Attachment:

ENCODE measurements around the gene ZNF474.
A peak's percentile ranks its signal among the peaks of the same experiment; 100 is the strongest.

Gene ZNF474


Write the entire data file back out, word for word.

ENCODE measurements around the gene ZNF474.
A peak's percentile ranks its signal among the peaks of the same experiment; 100 is the strongest.

Gene ZNF474